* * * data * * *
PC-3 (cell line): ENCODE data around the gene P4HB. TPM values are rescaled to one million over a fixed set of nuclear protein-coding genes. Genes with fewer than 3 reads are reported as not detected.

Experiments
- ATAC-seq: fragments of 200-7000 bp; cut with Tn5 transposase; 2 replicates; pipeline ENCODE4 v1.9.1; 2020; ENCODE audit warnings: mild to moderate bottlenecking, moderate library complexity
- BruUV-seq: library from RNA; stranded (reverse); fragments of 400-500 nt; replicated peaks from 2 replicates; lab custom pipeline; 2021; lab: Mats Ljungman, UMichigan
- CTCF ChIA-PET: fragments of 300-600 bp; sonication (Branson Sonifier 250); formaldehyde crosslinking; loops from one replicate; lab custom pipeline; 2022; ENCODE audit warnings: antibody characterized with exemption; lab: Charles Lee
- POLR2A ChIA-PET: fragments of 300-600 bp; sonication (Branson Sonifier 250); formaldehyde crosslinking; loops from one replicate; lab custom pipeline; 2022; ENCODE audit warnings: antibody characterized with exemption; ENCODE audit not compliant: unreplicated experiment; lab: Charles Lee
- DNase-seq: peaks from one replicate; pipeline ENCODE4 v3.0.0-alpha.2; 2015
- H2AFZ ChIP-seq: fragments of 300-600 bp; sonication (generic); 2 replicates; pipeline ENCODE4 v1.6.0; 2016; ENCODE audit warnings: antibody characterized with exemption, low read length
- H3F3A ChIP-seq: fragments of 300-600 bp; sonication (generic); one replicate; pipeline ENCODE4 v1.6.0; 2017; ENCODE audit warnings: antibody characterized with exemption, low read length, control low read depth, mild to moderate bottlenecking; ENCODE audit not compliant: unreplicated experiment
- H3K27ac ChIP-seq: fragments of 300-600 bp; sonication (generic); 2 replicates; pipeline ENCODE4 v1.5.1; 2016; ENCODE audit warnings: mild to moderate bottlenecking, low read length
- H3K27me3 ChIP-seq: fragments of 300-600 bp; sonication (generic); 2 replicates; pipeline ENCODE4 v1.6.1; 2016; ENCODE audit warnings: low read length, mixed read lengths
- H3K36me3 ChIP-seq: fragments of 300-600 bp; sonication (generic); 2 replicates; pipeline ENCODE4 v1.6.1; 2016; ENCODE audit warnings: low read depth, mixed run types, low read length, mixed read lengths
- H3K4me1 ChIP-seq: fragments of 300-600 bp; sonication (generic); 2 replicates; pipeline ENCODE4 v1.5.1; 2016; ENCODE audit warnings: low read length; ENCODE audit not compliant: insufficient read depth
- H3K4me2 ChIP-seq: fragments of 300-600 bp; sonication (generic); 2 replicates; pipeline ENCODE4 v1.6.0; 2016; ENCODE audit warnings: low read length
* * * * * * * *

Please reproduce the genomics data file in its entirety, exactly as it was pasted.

PC-3 (cell line): ENCODE data around the gene P4HB. TPM values are rescaled to one million over a fixed set of nuclear protein-coding genes. Genes with fewer than 3 reads are reported as not detected.

Experiments
- ATAC-seq: fragments of 200-7000 bp; cut with Tn5 transposase; 2 replicates; pipeline ENCODE4 v1.9.1; 2020; ENCODE audit warnings: mild to moderate bottlenecking, moderate library complexity
- BruUV-seq: library from RNA; stranded (reverse); fragments of 400-500 nt; replicated peaks from 2 replicates; lab custom pipeline; 2021; lab: Mats Ljungman, UMichigan
- CTCF ChIA-PET: fragments of 300-600 bp; sonication (Branson Sonifier 250); formaldehyde crosslinking; loops from one replicate; lab custom pipeline; 2022; ENCODE audit warnings: antibody characterized with exemption; lab: Charles Lee
- POLR2A ChIA-PET: fragments of 300-600 bp; sonication (Branson Sonifier 250); formaldehyde crosslinking; loops from one replicate; lab custom pipeline; 2022; ENCODE audit warnings: antibody characterized with exemption; ENCODE audit not compliant: unreplicated experiment; lab: Charles Lee
- DNase-seq: peaks from one replicate; pipeline ENCODE4 v3.0.0-alpha.2; 2015
- H2AFZ ChIP-seq: fragments of 300-600 bp; sonication (generic); 2 replicates; pipeline ENCODE4 v1.6.0; 2016; ENCODE audit warnings: antibody characterized with exemption, low read length
- H3F3A ChIP-seq: fragments of 300-600 bp; sonication (generic); one replicate; pipeline ENCODE4 v1.6.0; 2017; ENCODE audit warnings: antibody characterized with exemption, low read length, control low read depth, mild to moderate bottlenecking; ENCODE audit not compliant: unreplicated experiment
- H3K27ac ChIP-seq: fragments of 300-600 bp; sonication (generic); 2 replicates; pipeline ENCODE4 v1.5.1; 2016; ENCODE audit warnings: mild to moderate bottlenecking, low read length
- H3K27me3 ChIP-seq: fragments of 300-600 bp; sonication (generic); 2 replicates; pipeline ENCODE4 v1.6.1; 2016; ENCODE audit warnings: low read length, mixed read lengths
- H3K36me3 ChIP-seq: fragments of 300-600 bp; sonication (generic); 2 replicates; pipeline ENCODE4 v1.6.1; 2016; ENCODE audit warnings: low read depth, mixed run types, low read length, mixed read lengths
- H3K4me1 ChIP-seq: fragments of 300-600 bp; sonication (generic); 2 replicates; pipeline ENCODE4 v1.5.1; 2016; ENCODE audit warnings: low read length; ENCODE audit not compliant: insufficient read depth
- H3K4me2 ChIP-seq: fragments of 300-600 bp; sonication (generic); 2 replicates; pipeline ENCODE4 v1.6.0; 2016; ENCODE audit warnings: low read length